Making a horror movie about making a horror movie is fun. Local Wellsborian Cody Losinger plays the director of a clown slasher flick that gets derailed by the blow and bloodthirsty creature. “Mark told me to play it like a cranky version of him,” Cody says. His character sniffs out talent, and sniffs with the talent. The white powder was really confectioner sugar and put in such large plastic bags that the actors joked about how much cocaine that would be. Mark admits that when it comes to the drug scenes there may be factual inaccuracies, and says his wife kept reminding him to take the briefcase of bagged sugar out of his car. In the movie, all the characters are clueless as to what is going on except for one, a cameraman played by Addison Turner. Mark says, “When I told him that he said, ‘Oh, so I’m playing you on the last production.’”

While most of his films are straight horror, Mark’s horror-comedies include Feeders and Bigfoot Vs. Zombies. While all his movies are campy, camp and comedy are different. “Comedy is hard,” he explains. “Not everyone thinks the same thing is funny. Terror is more universal, while comedy is personal. It can be hard to make people laugh at the same thing, but it’s fairly easy to get people to be afraid of the same thing. The best way to get comedy out of horror,” he says, “is to play it straight.”

Cocaine Werewolf plays off the success of the film Cocaine Bear, by Elizabeth Banks, that was very loosely based on a true story of a black bear in 1985 that got into some cocaine that had been dropped out of a smuggler’s plane. That bear did not kill anyone, unlike in the movie, which also made a killing—grossing $90 million worldwide. Cocaine Werewolf is not the first movie to capitalize on this new trope. Released in February 2023, Cocaine Bear was quickly followed by Cocaine Shark in July, directed by Mark Polonia. Only he didn’t know it. Originally titled Narco Shark—and shot well before the bruin of blow—the title was changed after the producers saw Cocaine Bear hit the theaters. When a buddy congratulated Mark on Cocaine Shark, “I told him it wasn’t one of mine, and he told me to look at the bottom of the poster. And there was my name.”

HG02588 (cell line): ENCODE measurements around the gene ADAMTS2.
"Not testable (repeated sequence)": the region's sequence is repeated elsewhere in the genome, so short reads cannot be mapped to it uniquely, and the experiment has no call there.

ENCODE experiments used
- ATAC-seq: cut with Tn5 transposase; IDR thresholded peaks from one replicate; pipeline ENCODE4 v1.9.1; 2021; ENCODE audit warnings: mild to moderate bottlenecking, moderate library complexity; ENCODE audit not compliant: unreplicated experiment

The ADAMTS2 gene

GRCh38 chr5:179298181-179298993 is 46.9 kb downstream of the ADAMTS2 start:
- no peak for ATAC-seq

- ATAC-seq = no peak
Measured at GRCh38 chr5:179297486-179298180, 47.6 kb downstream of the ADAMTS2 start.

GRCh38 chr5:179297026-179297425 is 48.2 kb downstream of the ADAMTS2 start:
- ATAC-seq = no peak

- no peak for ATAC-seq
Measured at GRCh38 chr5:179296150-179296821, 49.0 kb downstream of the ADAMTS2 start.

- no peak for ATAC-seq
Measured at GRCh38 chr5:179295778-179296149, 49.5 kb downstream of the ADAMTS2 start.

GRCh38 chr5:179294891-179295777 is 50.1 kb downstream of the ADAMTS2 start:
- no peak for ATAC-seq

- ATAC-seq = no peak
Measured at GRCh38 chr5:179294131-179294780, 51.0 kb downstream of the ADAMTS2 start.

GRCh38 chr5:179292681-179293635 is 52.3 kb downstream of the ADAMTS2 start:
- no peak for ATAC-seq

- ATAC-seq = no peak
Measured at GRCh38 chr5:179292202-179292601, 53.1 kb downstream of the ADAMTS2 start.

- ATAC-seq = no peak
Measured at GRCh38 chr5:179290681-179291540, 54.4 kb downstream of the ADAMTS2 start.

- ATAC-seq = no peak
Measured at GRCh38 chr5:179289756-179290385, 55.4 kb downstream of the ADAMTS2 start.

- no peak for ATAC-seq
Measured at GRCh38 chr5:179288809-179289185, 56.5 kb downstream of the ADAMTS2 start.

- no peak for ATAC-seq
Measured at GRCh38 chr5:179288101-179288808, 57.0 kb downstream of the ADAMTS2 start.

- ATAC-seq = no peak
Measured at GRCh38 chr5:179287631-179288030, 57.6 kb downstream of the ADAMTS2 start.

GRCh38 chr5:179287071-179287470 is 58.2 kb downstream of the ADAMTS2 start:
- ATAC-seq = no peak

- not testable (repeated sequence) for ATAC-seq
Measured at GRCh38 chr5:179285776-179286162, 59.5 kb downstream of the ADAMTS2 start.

Directors have the control while a movie is shooting, but in all other ways the producers call the shots. Mark had worked with David Sterling from LA before, but it was his first time working with co-producer Tim Yasui. Tim works for Cleopatra Records, which has a film division and also produced the original Gothic industrial rock soundtrack for the movie.

Before moving to Hollywood in 1987, Tim was born and raised in Williamsport and will be at the premiere July 5. “I booked the premiere myself from Los Angeles,” he says. “I found [the theatre] on Google and was fascinated by its 100-plus year history.” The classic downtown movie house at 50 Main Street in Wellsboro opened in 1921, when silent movies were accompanied by organ and even live orchestra. The Arcadia was completely renovated in 1996 and now has four screens, but keeps the classic look and feel. Go to or call (570) 724-9371 for more information.

Tim, who has a cabin in Lycoming County, says, “My goal is to make profit for the owners on this one—so we can shoot another one back home in the Commonwealth.” Who knows, maybe a Cocaine Bigfoot vs. Cocaine Werewolf? Seems like Sasquatch should get a chance to reclaim these woods.

*IYKYK—if you know you know